Lance Cpl. Dustin Gross lay on a Ramadi street beside his wrecked Humvee, conscious but too badly injured to get up. The crew's gunner, momentarily knocked cold, slumped in the turret above him. Huge pieces of shrapnel and broken bits of pavement rained through a haze of dust and debris. A massive blast from an improvised explosive device had just ripped into the Humvee's engine block, tossing the five-ton vehicle into the air and flinging the driver-side door, torn from its hinges, across the street. The rest of the patrol quickly checked themselves for injuries, each shouting "I'm OK!" as they raced to help Gross. They dragged him to the Humvee's sheltered side, and I followed. (A NEWSWEEK photographer and I were embedded with the unit.) "Cover that corner!" ordered Staff Sgt. Chris Winship, scanning the street for any hint of an ambush. He had a Marine down, a disabled vehicle and no time for bad guesses.
Seconds later, machine-gun fire erupted. Winship's men had spotted a group of insurgents peering out from behind a wall. One had an RPG, but as he crouched low to fire it, a Marine was quicker using his own grenade launcher, killing the insurgent instantly. With that, muzzle flashes from enemy AK-47s spouted from darkened windows and doorways up and down the street. Before the Marines could take cover, gunfire began from the south and west as well. The Marines were being surrounded. "Get into that house!" Winship yelled above the din. His men call him The Machine. He pointed to a walled compound next to where the IED had detonated. "Clear that house now! Get up on the roof! We need eyes on!"
Iraq these days doesn't get any worse than Ramadi, capital of restive Anbar province. Winship's crew and the several thousand other U.S. forces there are pitted against a city full of adversaries, who run the gamut from Qaeda veterans and unreconstructed Baathists to street-corner mercenaries, happy to plant an IED for the price of an air conditioner or a generator to run it. The violence continues to frustrate the U.S. military's hopes for a quick withdrawal from the city, or even a pullback to bases outside town, as Sunni politicians have urged for months.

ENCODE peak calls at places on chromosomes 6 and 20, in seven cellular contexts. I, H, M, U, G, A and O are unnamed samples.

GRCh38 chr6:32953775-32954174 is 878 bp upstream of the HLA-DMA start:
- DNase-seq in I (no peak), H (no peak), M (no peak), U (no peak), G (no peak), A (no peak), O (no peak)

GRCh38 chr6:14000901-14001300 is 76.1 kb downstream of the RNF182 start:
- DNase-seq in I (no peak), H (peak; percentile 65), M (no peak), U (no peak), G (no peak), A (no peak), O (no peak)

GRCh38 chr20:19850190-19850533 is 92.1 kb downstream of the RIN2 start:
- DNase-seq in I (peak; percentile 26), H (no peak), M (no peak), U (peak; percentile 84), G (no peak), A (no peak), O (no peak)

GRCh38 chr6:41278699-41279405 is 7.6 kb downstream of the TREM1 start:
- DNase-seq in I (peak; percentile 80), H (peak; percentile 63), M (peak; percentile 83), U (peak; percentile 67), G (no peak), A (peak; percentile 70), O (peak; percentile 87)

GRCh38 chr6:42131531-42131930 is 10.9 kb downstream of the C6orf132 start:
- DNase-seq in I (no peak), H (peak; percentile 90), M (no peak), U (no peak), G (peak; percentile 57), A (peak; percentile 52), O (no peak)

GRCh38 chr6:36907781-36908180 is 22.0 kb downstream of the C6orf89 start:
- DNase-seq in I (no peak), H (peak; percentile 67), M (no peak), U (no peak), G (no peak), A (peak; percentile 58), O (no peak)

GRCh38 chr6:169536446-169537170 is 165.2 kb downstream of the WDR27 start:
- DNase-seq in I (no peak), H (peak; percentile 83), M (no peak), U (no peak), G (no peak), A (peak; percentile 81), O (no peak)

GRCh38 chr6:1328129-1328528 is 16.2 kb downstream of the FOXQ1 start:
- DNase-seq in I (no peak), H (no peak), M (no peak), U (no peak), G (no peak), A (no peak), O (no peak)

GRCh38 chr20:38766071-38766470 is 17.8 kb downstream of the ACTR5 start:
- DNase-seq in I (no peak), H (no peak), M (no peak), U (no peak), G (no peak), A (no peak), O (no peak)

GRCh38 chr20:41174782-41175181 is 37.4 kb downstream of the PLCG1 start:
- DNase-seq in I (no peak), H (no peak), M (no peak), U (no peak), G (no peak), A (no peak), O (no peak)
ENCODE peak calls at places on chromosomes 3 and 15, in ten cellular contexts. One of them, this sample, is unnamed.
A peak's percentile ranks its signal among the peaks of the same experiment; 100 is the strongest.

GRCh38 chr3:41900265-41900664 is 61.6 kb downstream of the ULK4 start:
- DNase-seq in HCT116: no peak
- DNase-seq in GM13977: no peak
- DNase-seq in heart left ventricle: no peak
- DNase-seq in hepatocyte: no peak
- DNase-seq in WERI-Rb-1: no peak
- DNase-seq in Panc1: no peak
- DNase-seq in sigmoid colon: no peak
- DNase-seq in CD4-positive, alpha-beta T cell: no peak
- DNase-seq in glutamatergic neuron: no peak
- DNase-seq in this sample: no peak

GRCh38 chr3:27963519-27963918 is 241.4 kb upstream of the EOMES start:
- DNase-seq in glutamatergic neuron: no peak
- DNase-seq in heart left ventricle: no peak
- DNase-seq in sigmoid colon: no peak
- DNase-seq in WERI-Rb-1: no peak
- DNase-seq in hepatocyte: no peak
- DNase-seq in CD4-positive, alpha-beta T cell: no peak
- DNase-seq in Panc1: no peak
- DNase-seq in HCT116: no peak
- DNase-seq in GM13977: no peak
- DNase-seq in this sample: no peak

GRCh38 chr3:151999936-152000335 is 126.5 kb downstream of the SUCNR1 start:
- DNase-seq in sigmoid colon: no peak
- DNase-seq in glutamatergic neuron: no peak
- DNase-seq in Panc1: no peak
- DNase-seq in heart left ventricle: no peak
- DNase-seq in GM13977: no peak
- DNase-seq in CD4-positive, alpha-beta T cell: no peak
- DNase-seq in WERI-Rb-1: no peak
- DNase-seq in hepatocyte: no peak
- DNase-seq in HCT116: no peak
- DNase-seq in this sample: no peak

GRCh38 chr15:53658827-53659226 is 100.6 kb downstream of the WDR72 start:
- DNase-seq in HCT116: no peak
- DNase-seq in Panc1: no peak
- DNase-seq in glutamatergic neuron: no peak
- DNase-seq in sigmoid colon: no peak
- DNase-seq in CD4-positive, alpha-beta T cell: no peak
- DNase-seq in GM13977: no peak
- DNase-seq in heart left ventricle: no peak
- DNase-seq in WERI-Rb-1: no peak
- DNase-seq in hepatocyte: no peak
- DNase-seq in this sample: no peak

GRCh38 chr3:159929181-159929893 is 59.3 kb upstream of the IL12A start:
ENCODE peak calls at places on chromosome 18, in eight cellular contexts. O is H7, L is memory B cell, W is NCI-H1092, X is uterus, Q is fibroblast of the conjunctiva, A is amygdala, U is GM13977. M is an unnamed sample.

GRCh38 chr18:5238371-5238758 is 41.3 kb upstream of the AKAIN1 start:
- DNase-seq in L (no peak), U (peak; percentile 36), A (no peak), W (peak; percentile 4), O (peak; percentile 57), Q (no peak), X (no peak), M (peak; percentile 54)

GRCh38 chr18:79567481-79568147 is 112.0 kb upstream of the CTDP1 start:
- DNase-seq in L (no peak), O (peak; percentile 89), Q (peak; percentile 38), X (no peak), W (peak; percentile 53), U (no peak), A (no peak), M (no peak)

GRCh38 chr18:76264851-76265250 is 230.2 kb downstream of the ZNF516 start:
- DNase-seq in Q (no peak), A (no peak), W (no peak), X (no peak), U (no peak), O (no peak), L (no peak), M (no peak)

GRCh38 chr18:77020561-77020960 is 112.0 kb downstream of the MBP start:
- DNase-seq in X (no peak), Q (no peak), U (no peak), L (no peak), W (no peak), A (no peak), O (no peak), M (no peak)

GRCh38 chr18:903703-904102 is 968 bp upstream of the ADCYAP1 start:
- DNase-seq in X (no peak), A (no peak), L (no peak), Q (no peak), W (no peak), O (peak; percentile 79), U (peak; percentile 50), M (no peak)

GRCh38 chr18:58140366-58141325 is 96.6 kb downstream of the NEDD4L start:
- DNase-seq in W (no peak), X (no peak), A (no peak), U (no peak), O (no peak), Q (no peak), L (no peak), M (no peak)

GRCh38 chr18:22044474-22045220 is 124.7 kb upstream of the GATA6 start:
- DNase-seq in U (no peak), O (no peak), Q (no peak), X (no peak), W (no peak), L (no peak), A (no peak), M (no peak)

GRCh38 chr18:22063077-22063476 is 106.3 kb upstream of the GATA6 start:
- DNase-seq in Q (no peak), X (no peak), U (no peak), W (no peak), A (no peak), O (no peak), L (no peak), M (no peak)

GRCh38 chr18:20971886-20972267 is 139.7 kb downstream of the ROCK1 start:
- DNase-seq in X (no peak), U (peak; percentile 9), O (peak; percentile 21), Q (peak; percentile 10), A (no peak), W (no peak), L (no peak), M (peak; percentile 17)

Marines in Ramadi are searching for ways to break what one officer calls "a standoff, like gunslingers in the Wild West." In direct combat they still respond to their enemies as Marines always have, with overwhelming force. But officers in some parts of the city are getting hopeful results with a "softer" approach to counterinsurgency, emphasizing community relations over armed confrontation. The new methods aren't always popular with traditional-minded Marines who scorn them as "unwarriorlike." Everyone agrees, though, with the assessment of the U.S. commander in Ramadi, Col. Sean MacFarland: what happens in this city could ultimately mean disaster or success in the struggle against Sunni insurgents throughout Iraq. It is, he adds, at a "tipping point."
Attacks like the July 22 ambush are routine for Sergeant Winship and the men of Weapons Company 3 Bravo, who patrol the city for roadside bombs. On any given day, the number of IEDs in Ramadi's streets is between 50 and 100, by the military's estimate--more than the troops can hope to disarm. Riding at the head of a four-Humvee convoy, Sergeant Winship was his driver's second pair of eyes. "Watch those wires," he warned Gross. "Stay to the right." The convoy, which was carrying the embedded NEWSWEEK team, turned south onto 20th Street, creeping along a wide avenue of dun-colored houses, shuttered storefronts and withered date palms. Earlier that af-ternoon the Marines had watched men strolling and children playing in the street. Now everyone had disappeared. A bad sign: locals often know when an attack is coming. The Marines were braced for the worst.
The Marines had barely picked themselves up from the blast when the shooting started. It's what the military calls a "complex attack," first bombs, then guns. A dozen or more insurgents hammered the Marines from three sides. Lance Cpl. Amarinder Grewal, 24, fired and ran to a fresh position. "I smoked him!" he yelled. Several of Winship's men entered the nearby home of a terrified Iraqi couple. The woman clutched a screaming infant to her chest and prayed aloud. "Inshallah! Inshallah!" she cried, over and over: As God wills. Four Marines scrambled onto the roof to cover the others who remained under fire in the street. "These a--holes really want to play today," said Pfc. Mark Pettit, popping up from behind a roof parapet to fire his M-16.